follow Dictionary.com

Stories We Like: Novels For Language Lovers

liquid

[lik-wid] /ˈlɪk wɪd/
adjective
1.
composed of molecules that move freely among themselves but do not tend to separate like those of gases; neither gaseous nor solid.
2.
of, pertaining to, or consisting of liquids:
a liquid diet.
3.
flowing like water.
4.
clear, transparent, or bright:
liquid eyes.
5.
(of sounds, tones, etc.) smooth; agreeable; flowing freely:
the liquid voice of a trained orator.
6.
in cash or readily convertible into cash without significant loss of principal:
liquid assets.
7.
Phonetics. characterizing a frictionless speech sound pronounced with only a partial obstruction of the breath stream and whose utterance can be prolonged as that of a vowel, especially l and r.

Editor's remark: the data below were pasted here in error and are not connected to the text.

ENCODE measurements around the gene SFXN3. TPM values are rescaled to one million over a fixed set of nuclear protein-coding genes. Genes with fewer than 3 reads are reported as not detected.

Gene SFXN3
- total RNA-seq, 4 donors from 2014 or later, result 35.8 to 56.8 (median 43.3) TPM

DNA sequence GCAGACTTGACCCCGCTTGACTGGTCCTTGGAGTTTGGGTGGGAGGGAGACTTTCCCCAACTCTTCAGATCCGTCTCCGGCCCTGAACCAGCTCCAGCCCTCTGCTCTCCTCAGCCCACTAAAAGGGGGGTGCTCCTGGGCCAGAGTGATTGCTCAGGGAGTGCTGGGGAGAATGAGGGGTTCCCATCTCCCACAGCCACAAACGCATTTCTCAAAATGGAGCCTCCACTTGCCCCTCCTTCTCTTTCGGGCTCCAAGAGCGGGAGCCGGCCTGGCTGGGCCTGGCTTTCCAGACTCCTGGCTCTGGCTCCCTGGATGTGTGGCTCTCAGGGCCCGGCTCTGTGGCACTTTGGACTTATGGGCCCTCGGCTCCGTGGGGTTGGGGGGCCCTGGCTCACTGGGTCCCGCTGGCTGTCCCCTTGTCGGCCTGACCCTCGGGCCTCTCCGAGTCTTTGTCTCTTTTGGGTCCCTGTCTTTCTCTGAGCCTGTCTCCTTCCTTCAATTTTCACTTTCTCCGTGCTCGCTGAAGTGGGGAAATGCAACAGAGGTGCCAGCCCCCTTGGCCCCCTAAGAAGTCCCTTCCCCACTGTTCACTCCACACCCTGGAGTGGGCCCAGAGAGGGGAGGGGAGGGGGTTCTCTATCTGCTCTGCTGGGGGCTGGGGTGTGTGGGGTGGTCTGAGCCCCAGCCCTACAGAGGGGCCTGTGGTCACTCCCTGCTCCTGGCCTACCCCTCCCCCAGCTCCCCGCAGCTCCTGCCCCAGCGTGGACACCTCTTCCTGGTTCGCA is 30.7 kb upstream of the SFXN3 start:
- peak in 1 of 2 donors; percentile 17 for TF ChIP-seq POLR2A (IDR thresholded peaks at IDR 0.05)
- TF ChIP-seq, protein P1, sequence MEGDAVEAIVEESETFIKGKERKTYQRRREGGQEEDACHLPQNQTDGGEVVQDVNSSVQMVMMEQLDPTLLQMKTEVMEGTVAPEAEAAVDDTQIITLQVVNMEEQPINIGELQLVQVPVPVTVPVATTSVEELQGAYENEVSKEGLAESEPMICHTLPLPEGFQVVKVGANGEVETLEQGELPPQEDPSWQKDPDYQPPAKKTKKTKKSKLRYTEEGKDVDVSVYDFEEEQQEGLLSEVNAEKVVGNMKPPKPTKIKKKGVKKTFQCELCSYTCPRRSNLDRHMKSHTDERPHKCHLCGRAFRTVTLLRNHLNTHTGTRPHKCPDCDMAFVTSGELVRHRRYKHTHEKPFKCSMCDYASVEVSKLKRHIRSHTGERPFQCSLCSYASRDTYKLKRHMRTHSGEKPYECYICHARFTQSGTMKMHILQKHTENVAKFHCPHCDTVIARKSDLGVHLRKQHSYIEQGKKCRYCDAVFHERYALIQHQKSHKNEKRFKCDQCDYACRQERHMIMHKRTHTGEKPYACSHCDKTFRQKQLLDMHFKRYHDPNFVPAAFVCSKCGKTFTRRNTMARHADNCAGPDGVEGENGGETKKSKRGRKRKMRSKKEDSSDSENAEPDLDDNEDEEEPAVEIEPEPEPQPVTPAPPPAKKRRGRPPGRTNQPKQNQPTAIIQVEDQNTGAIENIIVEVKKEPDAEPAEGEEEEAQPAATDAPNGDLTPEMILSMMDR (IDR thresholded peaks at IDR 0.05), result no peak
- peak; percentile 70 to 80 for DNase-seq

8.
(of movements, gestures, etc.) graceful; smooth; free and unconstricted:
the ballerina's liquid arabesques.
noun
9.
a liquid substance.
10.
Phonetics. either r or l, and sometimes m, n, ng.
Origin
1350-1400
1350-1400; Middle English liquyd < Latin liquidus, equivalent to liqu(ēre) to be liquid + -idus -id4
Related forms
liquidly, adverb
liquidness, noun
nonliquid, adjective, noun
nonliquidly, adverb
unliquid, adjective
Can be confused
fluid, gas, liquid (see synonym study at the current entry)
Synonyms
1. Liquid, fluid agree in referring to matter that is not solid. Liquid commonly refers to substances, as water, oil, alcohol, and the like, that are neither solids nor gases: Water ceases to be a liquid when it is frozen or turned to steam. Fluid is applied to anything that flows, whether liquid or gaseous: Pipes can carry fluids from place to place.
Dictionary.com Unabridged
Based on the Random House Dictionary, © Random House, Inc. 2014.
Cite This Source
Examples from the web for liquid
  • He worked a hand pump on the inside and leaned his head out to make sure the liquid gold was flowing.
  • When the time comes, pour off all of the liquid, and use the tomatoes as one of your toppings in lieu of tomato sauce.